|William Dolman Bees|
|Born||12 September 1871
Midsomer Norton, Somerset
|Died||20 June 1938 (aged 66)
|Buried||London Road Cemetery, Coalville|
|Years of service||1890 - 1902, 1915 - 1919|
Second Boer War
World War I
William Dolman Bees VC (12 September 1871 – 20 June 1938) was an English recipient of the Victoria Cross, the highest and most prestigious award for gallantry in the face of the enemy that can be awarded to British and Commonwealth forces.
Born in Midsomer Norton, Somerset he was 29 years old, and a private in the 1st Battalion, The Derbyshire Regiment (later The Sherwood Foresters), British Army during the Second Boer War when the following deed took place on 30 September 1901 at Moedwil, South Africa for which he was awarded the VC:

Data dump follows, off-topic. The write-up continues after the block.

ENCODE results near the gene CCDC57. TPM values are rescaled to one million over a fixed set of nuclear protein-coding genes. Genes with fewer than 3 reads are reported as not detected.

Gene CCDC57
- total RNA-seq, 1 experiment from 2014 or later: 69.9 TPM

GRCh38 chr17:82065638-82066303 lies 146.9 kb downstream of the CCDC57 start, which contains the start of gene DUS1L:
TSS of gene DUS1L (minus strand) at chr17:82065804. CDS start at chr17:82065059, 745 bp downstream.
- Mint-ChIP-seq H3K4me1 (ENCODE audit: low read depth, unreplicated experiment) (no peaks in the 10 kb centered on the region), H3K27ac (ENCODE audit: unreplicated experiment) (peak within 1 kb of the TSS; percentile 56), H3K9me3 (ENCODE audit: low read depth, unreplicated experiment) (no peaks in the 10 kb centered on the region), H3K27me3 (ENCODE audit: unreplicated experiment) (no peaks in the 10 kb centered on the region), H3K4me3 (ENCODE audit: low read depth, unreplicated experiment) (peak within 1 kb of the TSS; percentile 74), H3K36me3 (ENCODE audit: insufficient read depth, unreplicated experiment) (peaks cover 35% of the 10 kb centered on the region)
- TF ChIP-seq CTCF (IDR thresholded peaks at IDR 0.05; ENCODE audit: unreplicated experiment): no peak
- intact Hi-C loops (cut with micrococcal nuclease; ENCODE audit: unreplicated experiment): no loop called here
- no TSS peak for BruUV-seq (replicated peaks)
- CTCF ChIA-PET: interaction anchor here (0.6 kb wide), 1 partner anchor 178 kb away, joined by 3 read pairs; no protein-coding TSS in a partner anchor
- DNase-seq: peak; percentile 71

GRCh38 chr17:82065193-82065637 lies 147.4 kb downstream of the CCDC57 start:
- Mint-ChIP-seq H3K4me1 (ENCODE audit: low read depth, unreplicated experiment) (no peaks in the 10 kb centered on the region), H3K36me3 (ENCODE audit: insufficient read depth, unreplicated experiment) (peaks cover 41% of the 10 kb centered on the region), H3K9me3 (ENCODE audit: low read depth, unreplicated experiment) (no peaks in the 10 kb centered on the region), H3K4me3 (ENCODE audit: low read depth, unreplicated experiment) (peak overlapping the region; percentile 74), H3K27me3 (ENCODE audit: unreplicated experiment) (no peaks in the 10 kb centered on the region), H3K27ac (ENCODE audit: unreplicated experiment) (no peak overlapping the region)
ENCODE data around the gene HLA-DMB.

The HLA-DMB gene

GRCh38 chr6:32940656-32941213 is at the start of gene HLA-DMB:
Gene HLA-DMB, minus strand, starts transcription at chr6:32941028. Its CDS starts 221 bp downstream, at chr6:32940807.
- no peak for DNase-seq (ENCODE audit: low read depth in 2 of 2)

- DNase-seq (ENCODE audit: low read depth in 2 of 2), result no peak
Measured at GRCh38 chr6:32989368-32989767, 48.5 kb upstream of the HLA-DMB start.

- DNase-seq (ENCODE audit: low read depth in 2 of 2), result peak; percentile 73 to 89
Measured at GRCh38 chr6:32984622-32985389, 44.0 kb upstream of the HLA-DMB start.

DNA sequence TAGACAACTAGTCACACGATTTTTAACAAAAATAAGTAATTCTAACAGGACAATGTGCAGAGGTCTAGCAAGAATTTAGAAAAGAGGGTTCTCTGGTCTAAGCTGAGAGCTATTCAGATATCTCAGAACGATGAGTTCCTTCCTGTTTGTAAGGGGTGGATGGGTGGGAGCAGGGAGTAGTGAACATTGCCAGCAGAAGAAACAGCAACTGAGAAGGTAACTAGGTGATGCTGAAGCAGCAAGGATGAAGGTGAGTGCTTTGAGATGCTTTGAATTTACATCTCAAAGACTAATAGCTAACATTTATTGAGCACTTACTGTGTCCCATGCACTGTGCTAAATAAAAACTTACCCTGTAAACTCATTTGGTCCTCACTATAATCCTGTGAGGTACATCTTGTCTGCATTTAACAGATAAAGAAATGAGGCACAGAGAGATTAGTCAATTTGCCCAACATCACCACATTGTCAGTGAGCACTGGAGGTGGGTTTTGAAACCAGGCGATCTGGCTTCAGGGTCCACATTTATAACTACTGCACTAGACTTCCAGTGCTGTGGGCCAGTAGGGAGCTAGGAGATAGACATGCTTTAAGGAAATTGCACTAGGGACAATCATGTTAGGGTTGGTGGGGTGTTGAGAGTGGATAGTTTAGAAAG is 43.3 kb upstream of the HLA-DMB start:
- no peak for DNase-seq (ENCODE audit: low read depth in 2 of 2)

Private Bees was one of the Maxim-gun detachment, which at Moedwil, on the 30th September, 1901, had six men hit out of nine. Hearing his wounded comrades asking for water, he went forward, under a heavy fire, to a spruit held by Boers about 500 yards ahead of the gun, and brought back a kettle full of water. In going and returning he had to pass within 100 yards of some rocks also held by Boers, and the kettle which he was carrying was hit by several bullets.
- Monuments to Courage (David Harvey, 1999)
- The Register of the Victoria Cross (This England, 1997)
- Victoria Crosses of the Anglo-Boer War (Ian Uys, 2000)